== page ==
The publication of the Vickers report into British banking reform sparks the question why the UK has so far failed to prosecute a single individual for his or her misdeeds during the financial meltdown of 2008.

It is now all but three years since the global financial crisis and the virtual implosion of the British banking system.

We were told at the time that the banking regulator, the FSA, had started a ‘major investigation’. Last night on Channel 4 News when I pressed the City Minister, Mark Hoban, he referred constantly to the FSA’s involvement. But where is the Serious Fraud Office? No sign of much happening on that front.

Yet investigators on both sides of the Atlantic have had no doubt that criminality, subterfuge, and downright dishonesty accompanied many of the ingredients that brought about the crash. At the very least there was gross dishonesty in the representation of exposure to the sub-prime mortgage business.13 banks g k1 Why have no bankers been arrested?

The convenient fall-guy was the Ponzi magician, Bernie Madoff who was quickly jailed for thieving billions with his criminal scheme. But Madoff had nothing to do with bringing down the banks. He’d have been jailed anyway. But his jailing served to suggest that a high profile scalp had been secured.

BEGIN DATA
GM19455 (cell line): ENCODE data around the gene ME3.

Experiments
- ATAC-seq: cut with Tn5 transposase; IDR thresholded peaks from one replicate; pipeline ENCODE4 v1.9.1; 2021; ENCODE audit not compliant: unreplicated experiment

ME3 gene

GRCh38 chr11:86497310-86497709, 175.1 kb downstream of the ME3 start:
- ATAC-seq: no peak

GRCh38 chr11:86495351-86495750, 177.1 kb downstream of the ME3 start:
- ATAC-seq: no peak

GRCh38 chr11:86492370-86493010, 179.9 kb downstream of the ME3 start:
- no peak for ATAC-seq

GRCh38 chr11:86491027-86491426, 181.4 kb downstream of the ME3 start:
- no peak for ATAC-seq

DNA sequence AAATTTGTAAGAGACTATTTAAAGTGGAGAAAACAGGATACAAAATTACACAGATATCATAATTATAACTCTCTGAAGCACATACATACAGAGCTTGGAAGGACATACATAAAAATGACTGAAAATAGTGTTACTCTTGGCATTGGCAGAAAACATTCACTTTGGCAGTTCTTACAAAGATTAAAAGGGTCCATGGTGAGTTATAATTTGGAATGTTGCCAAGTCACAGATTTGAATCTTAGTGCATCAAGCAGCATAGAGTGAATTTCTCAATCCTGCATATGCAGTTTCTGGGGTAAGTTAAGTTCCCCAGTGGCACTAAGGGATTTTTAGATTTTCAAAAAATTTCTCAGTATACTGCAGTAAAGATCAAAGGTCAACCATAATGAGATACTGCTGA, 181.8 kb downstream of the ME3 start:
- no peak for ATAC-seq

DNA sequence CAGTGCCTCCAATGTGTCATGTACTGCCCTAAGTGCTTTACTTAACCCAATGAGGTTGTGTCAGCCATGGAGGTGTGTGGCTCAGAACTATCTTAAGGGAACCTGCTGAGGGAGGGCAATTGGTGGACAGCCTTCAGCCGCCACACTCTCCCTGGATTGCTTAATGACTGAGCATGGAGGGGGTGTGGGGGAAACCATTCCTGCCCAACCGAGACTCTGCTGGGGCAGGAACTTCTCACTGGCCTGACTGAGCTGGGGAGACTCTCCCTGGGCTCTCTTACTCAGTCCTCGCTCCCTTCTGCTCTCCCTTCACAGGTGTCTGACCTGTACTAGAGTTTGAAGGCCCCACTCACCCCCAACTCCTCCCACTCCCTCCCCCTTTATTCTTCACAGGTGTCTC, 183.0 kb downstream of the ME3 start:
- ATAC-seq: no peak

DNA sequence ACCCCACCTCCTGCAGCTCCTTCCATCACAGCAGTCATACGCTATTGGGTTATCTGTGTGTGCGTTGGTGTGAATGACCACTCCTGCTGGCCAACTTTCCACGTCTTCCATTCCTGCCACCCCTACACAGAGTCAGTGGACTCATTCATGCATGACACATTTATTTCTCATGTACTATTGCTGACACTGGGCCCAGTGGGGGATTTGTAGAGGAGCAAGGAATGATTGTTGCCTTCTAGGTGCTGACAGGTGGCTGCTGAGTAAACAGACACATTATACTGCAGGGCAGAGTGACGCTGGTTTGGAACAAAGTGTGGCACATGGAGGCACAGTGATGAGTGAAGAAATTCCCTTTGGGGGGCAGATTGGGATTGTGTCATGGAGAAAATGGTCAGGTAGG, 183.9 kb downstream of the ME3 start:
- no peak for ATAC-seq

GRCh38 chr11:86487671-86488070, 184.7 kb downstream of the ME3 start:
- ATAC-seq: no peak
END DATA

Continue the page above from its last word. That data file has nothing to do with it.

Last year, the then New York Attorney General Andrew Cuomo produced a laundry list of institutions and individuals who were being investigated for potential prosecution. That work too has slowed.

In one month, hundreds of rioters and looters have been prosecuted and punished by the English courts, often for offences with a value of under fifty pounds. Yet the threat to the wellbeing of UKplc was far greater from the bankers than from any number of more arrestable rioters.

There is a strong impression abroad that the UK doesn’t want to prosecute anyone for the banking crisis, a crisis that has affected every tax payer in the Kingdom.

Soon enough the statute of limitations will kick in to ensure that no-one will ever be prosecuted for their role.

Then we can all breathe easy – no banker will ever go to jail, and we can stop asking the nightly question, ‘why not?’

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